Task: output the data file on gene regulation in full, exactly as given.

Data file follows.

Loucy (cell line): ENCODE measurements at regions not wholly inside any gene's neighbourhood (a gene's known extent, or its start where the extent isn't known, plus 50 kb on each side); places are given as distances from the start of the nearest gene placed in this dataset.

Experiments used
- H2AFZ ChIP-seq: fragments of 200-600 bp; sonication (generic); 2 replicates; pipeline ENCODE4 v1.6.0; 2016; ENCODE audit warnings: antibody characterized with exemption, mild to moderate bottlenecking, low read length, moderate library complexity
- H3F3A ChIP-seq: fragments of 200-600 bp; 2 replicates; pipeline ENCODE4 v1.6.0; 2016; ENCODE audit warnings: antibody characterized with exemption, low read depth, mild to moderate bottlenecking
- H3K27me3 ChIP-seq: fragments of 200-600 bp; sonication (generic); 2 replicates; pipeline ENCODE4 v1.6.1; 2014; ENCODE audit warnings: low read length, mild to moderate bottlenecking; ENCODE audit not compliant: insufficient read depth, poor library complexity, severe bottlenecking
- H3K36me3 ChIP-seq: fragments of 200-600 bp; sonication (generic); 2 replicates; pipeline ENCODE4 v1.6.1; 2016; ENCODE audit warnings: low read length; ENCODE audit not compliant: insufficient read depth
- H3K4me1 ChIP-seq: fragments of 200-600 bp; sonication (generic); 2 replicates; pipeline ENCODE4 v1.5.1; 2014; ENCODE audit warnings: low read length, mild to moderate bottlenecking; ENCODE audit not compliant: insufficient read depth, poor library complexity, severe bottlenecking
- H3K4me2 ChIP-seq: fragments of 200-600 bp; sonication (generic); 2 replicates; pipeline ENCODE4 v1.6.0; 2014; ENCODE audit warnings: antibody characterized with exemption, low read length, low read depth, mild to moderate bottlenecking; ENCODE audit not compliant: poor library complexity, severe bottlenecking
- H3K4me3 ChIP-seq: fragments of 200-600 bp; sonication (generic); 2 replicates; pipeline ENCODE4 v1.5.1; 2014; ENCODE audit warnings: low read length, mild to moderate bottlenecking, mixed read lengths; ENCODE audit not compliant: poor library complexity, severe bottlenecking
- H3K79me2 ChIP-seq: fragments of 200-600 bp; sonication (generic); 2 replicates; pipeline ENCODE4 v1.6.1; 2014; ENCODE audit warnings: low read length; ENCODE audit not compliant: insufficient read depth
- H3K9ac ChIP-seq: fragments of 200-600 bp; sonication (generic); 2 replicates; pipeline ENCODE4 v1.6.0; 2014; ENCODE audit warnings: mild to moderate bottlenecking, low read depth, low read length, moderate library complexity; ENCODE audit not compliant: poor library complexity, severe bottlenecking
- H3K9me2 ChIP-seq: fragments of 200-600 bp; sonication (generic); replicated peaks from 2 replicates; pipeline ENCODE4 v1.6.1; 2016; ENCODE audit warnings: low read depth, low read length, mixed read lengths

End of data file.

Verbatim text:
Loucy (cell line): ENCODE measurements at regions not wholly inside any gene's neighbourhood (a gene's known extent, or its start where the extent isn't known, plus 50 kb on each side); places are given as distances from the start of the nearest gene placed in this dataset.

Experiments used
- H2AFZ ChIP-seq: fragments of 200-600 bp; sonication (generic); 2 replicates; pipeline ENCODE4 v1.6.0; 2016; ENCODE audit warnings: antibody characterized with exemption, mild to moderate bottlenecking, low read length, moderate library complexity
- H3F3A ChIP-seq: fragments of 200-600 bp; 2 replicates; pipeline ENCODE4 v1.6.0; 2016; ENCODE audit warnings: antibody characterized with exemption, low read depth, mild to moderate bottlenecking
- H3K27me3 ChIP-seq: fragments of 200-600 bp; sonication (generic); 2 replicates; pipeline ENCODE4 v1.6.1; 2014; ENCODE audit warnings: low read length, mild to moderate bottlenecking; ENCODE audit not compliant: insufficient read depth, poor library complexity, severe bottlenecking
- H3K36me3 ChIP-seq: fragments of 200-600 bp; sonication (generic); 2 replicates; pipeline ENCODE4 v1.6.1; 2016; ENCODE audit warnings: low read length; ENCODE audit not compliant: insufficient read depth
- H3K4me1 ChIP-seq: fragments of 200-600 bp; sonication (generic); 2 replicates; pipeline ENCODE4 v1.5.1; 2014; ENCODE audit warnings: low read length, mild to moderate bottlenecking; ENCODE audit not compliant: insufficient read depth, poor library complexity, severe bottlenecking
- H3K4me2 ChIP-seq: fragments of 200-600 bp; sonication (generic); 2 replicates; pipeline ENCODE4 v1.6.0; 2014; ENCODE audit warnings: antibody characterized with exemption, low read length, low read depth, mild to moderate bottlenecking; ENCODE audit not compliant: poor library complexity, severe bottlenecking
- H3K4me3 ChIP-seq: fragments of 200-600 bp; sonication (generic); 2 replicates; pipeline ENCODE4 v1.5.1; 2014; ENCODE audit warnings: low read length, mild to moderate bottlenecking, mixed read lengths; ENCODE audit not compliant: poor library complexity, severe bottlenecking
- H3K79me2 ChIP-seq: fragments of 200-600 bp; sonication (generic); 2 replicates; pipeline ENCODE4 v1.6.1; 2014; ENCODE audit warnings: low read length; ENCODE audit not compliant: insufficient read depth
- H3K9ac ChIP-seq: fragments of 200-600 bp; sonication (generic); 2 replicates; pipeline ENCODE4 v1.6.0; 2014; ENCODE audit warnings: mild to moderate bottlenecking, low read depth, low read length, moderate library complexity; ENCODE audit not compliant: poor library complexity, severe bottlenecking
- H3K9me2 ChIP-seq: fragments of 200-600 bp; sonication (generic); replicated peaks from 2 replicates; pipeline ENCODE4 v1.6.1; 2016; ENCODE audit warnings: low read depth, low read length, mixed read lengths